A basketball coach yelling at his team on the court.

GriefSPEAK: Grieving PC Coach Ed Cooley: “Friars for life” – Dr. Mari Nardolillo Dias

By: Dr. Mari Nardolillo, Dias, contributing writer

Photo: Providence College

Friars for life! Students, parents, faculty, athletes. Coaches. For some that spirit stays with you for life – for Providence College is a special place, and special to all Rhode Islanders.  For students, and alums, instead of waning we find it grows even stronger and builds into a sense of pride – of love, if you will. To love that strongly, “for life”, we are naturally vulnerable to shattering experiences. This week such an experience came seemingly out of nowhere and while losing a beloved coach is sad, this sadness, this anger, has been surprising and unique. It’s left us stung, both from the deed and the process.

This week we asked Mari Dias to write about loss, this rather unique grief. And here is her column: (Publisher, PC Alum)

It’s acceptable to grieve a public figure whether from a death or non-death loss. According to Rebecca Soffer, “Perhaps when we think of that person and what they’ve created or achieved, we remember a time in our life that feels that way [may have been a while ago]. Maybe we remember watching a famous [coach]… When we lose a public figure connected to memories, it can hit us hard and makes us feel as though we are losing [precious memories].” Moreover, Dr. Julia Breut adds that “it may be a one-sided, non-reciprocal relationship, where one person extends emotional energy, interest, and time – whereas the ‘celebrity’ may be completely unaware of the [individual fan’s existence.]”

Celebrity grief is “normal” and expected and it has a name- “parasocial relationship”.  Celebrity grief may be devastating depending on how we related to the celebrity (Hagan, Psychology Today, 2020). This celebrity grief of a parasocial relationship mimics all the cognitive, emotional and behavioral symptoms of grief through death. Anger, denial, hurt, fear, pride, warmth, disappointment, and deception are alive and well in this grieving process. Sound familiar?

The responses to Ed Cooley’s resignation have all the markings of grief. Read any Twitter feed that mentions #CoachCooley and you will find a range of responses. “Upset, Devastated. “Cooley took Providence to 7 NCAA tournaments in 12 years, including a Sweet 16 a year ago” (Jeff Goodman).  

Fans seemed particularly connected to Cooley as he was “home grown” and provided us with a great deal of pride that a Rhode Islander came back to bring Providence College to glory. Many are extremely angry about the “how”.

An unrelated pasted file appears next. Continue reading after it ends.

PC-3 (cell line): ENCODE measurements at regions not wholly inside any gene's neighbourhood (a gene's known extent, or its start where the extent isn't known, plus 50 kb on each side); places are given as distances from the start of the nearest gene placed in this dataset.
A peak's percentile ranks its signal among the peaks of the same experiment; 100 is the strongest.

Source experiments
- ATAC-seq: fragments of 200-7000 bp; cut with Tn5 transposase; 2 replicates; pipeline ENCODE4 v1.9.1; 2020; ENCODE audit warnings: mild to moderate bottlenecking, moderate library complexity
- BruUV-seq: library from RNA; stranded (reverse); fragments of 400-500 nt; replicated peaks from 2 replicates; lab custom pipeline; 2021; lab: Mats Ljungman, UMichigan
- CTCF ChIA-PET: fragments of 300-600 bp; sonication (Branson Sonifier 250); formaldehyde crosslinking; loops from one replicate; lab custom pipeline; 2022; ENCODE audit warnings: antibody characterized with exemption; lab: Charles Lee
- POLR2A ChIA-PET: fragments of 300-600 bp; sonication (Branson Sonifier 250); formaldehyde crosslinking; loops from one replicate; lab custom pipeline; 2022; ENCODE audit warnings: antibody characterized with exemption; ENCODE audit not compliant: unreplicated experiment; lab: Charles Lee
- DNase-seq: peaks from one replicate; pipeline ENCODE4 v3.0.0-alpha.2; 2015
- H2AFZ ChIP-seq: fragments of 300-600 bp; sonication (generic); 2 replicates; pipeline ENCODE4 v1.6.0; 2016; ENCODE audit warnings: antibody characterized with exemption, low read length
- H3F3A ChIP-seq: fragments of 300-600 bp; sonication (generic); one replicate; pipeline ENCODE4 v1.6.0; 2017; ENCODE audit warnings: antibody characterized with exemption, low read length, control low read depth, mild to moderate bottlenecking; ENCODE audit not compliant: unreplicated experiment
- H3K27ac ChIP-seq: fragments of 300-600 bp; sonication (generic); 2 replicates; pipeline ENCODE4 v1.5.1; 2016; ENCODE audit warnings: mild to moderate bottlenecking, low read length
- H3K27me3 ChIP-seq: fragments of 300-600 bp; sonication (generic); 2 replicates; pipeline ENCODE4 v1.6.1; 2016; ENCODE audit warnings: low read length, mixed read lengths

“It’s not about that he left, it’s how he went about it as many found out through social media. “I heard his home was up for sale before I heard any rumors of him leaving PC (Personal Interview 1, 2023), prior to Cooley informing his players.

“He is a fraud, a deceptor, the way he treated the young men on this team is despicable.”

“A snake”, “loves money”, “a traitor to his own city”.

“Is leaving on a bad note: staying in conference. Played in the dance with all the chatter – didn’t see him like this – bad karma”, “poorly handled exit.”

These comments reflect those made by grievers who respond to a traumatic loss. The suddenness of it all, the shock for many, and the disbelief that part of our life story has been rewritten. Deceived that life would not continue on as we know it.

“Students sobbed, broke stuff and raged” (personal interview 2, 2023).

Others were sad, grieving the memories of the games: the excitement with friends, family, fellow students – and the victories, oh the victories. He was one of us “Friars for Life” (personal interview 3, 2023). 

In my mind’s eye the Rashomon effect is alive and well. This effect includes the concept of “ways of remembering.” Many will, with time, remember Coach Cooley as a legacy: a great coach.

Others will decry his legacy. “What’s the big deal, he wasn’t that good anyway”. Another way of coping with loss.

And still others will remember it differently, a time in their lives filled with excitement, special lifelong friends, parties, and celebrations.

We can all experience the same event, like Coach’s leaving our beloved state, city. and college, and remember it in very different ways. With time, the grief of a celebrity, which Ed Cooley is – famous and in some memories infamous, will morph. We will create new memories, good or bad (depending on the success of the team) with Coach English. He has big shoes to fill.

I invite you to recognize your emotions as grief of a loss. The loss of a man who for a period of time brought us national attention and acclaim, and for many, broke our collective hearts with his goodbye.


Dr. Mari Nardolillo Dias is a nationally board-certified counselor, holds a Fellow in Thanatology and is certified in both grief counseling and complicated grief. Dias is a Certified death doula, and has a Certificate in Psychological Autopsy.

She is Professor of Clinical Mental Health, Master of Science program, Johnson & Wales University. Dias is the director of GracePointe Grief Center, in North Kingstown, RI.  For more information, go to:


  1. Janice Emma Alessi on March 24, 2023 at 10:29 am

    No time to grieve in the world of sports. It’s bye bye Cooley. Kim English will fill those shoes and more. My opinion better all around coach. Welcome Kim English! Let’s Go!